Your parents have always been there for you. However, times are changing. Even if you don’t always see it, they are getting older. And depending upon their situation, physical impairment or mental health problems could take away your elderly parent’s ability to live in their usual safe, stable environment.
Sometimes their situation can get so bad that you may need to act on their behalf. On this page, I will explore some common situations and how you can help your parents through them.
Consider this Scenario: Your father is in his eighties and lives alone. He has hip and knee problems, and has fallen a few times. He also displays signs and symptoms of dementia. He has locked himself out of his house, drove himself places and forgotten how to get back home, and often forgets to take his medications. You have concerns about your father’s continuing ability to pay his bills on time and to manage his money. You don’t feel that he can handle living by himself any longer. But, whenever you try to assist him, he stubbornly resists your help.
Many parents don’t want their children to help them. But is there anything you can do?
This is a really difficult, but sadly very common situation. There is no easy solution. Oftentimes, there is no “right” answer. When adult children have to take care of their elderly parents, it is a reversal of the normal family role, and it forces adjustments.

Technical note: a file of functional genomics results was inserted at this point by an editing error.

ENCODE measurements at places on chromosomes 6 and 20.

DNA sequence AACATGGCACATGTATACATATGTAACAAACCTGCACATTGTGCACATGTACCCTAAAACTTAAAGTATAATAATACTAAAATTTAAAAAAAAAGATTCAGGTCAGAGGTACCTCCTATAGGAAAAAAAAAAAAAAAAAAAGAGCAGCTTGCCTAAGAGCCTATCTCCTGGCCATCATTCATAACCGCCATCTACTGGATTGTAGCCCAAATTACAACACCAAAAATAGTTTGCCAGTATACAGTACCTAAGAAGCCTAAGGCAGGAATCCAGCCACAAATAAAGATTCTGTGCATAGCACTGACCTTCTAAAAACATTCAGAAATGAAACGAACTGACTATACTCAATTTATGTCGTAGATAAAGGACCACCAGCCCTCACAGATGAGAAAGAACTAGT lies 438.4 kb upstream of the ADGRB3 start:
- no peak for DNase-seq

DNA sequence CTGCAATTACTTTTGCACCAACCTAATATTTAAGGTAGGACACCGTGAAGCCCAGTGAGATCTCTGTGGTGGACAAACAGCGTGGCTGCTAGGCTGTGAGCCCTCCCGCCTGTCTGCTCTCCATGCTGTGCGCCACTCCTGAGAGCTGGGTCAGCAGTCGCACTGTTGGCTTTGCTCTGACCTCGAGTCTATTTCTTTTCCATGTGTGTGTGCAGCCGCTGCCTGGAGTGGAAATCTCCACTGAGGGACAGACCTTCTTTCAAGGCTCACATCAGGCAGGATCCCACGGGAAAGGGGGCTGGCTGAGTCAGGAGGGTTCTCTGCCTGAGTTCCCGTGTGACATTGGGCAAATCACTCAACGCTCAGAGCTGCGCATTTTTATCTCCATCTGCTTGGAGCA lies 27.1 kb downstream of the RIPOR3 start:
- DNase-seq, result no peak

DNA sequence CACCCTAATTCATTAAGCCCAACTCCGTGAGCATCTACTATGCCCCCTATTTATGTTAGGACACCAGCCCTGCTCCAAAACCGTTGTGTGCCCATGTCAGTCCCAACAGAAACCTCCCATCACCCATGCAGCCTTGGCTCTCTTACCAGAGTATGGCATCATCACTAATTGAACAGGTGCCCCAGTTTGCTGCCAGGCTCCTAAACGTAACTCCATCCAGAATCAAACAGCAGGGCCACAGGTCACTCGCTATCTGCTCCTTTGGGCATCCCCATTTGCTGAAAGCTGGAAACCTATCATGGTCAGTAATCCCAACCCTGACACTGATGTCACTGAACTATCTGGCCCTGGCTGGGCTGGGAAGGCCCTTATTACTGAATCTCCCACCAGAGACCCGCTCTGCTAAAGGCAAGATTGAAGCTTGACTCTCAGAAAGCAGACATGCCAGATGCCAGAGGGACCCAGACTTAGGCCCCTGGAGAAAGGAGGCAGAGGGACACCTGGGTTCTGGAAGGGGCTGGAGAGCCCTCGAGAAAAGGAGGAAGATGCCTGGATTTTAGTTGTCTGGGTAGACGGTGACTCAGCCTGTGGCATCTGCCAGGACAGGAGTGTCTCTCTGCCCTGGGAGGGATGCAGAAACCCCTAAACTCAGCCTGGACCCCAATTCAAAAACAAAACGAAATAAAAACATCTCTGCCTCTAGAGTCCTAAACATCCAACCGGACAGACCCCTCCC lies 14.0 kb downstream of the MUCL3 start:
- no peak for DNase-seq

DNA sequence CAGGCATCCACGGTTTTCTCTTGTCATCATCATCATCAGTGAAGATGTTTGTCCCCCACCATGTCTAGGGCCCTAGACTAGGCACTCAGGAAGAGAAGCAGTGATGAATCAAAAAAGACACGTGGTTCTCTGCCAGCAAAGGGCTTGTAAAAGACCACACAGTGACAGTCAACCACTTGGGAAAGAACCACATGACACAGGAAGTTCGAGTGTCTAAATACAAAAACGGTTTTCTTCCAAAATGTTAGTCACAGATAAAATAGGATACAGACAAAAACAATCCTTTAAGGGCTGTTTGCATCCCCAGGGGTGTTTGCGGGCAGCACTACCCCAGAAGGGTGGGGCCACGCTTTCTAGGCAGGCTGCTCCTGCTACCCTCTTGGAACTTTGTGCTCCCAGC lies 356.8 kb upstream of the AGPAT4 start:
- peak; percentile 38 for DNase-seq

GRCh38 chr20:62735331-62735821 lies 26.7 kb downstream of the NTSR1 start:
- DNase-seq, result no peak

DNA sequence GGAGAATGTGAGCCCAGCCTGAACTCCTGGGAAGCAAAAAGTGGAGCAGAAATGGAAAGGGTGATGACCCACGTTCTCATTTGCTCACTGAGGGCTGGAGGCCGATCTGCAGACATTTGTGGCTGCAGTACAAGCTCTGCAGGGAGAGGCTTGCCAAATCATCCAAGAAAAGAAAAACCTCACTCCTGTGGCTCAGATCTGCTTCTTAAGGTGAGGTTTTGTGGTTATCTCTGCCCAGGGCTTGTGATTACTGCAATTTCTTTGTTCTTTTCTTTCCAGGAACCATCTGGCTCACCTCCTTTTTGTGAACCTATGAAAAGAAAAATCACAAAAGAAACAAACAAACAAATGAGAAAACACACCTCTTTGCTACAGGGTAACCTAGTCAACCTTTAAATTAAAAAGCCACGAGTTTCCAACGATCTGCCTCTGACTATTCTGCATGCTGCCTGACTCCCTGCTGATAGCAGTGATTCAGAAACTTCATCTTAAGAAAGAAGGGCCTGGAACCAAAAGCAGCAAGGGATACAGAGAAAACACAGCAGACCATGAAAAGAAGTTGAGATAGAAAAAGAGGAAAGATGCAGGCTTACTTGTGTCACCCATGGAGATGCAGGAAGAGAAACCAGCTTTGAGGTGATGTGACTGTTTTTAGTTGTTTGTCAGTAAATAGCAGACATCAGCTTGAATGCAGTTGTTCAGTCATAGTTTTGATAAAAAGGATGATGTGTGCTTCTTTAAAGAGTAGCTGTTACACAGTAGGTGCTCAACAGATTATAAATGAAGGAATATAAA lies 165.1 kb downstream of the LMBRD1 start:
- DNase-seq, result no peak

When you recognize that your parent can no longer safely take care of themselves, there is a legal procedure known as a “conservatorship” that may offer a solution to your problem.
You can petition to be appointed as your parent’s conservator through the Probate Court. Conservators are appointed by the Probate Court with the legal authority to make some, or all, of the necessary decisions for another person.
Conservatorships are not limited to situations involving adult children and parents. Any adult that is no longer capable of managing their own lives can have a conservator appointed to assist them. For example, an Aunt or Uncle, or even a close friend.
This is never a decision undertaken lightly. Loss of your ability to control the way that you live your own life is traumatic and upsetting. Conservators hold tremendous power. They make decisions for another person, and the conservator’s decisions have the force of law. If there is a conflict between what the conserved person’s family wants, and what the conservator believes is best, the conservator’s decision will win out. So, before appointing a conservator, the Probate Court Judge must specifically find that the individual can’t care for themselves, and that the appointed conservator is the proper person for the particular conserved person.
When they act, conservators are not supposed to impose their own judgment. Instead, they are to make decisions in the way the conserved person would have done so, and they must always try to act in the least-harmful way to the conserved person’s ability to enjoy their life.
Voluntary and Involuntary Conservatorship
Conservatorships can be voluntary (meaning the conserved person requests the conservatorship) or involuntary (the conservatorship is appointed regardless of the conserved person’s desire). Conservatorships can be temporary (30 days) or indefinite in nature.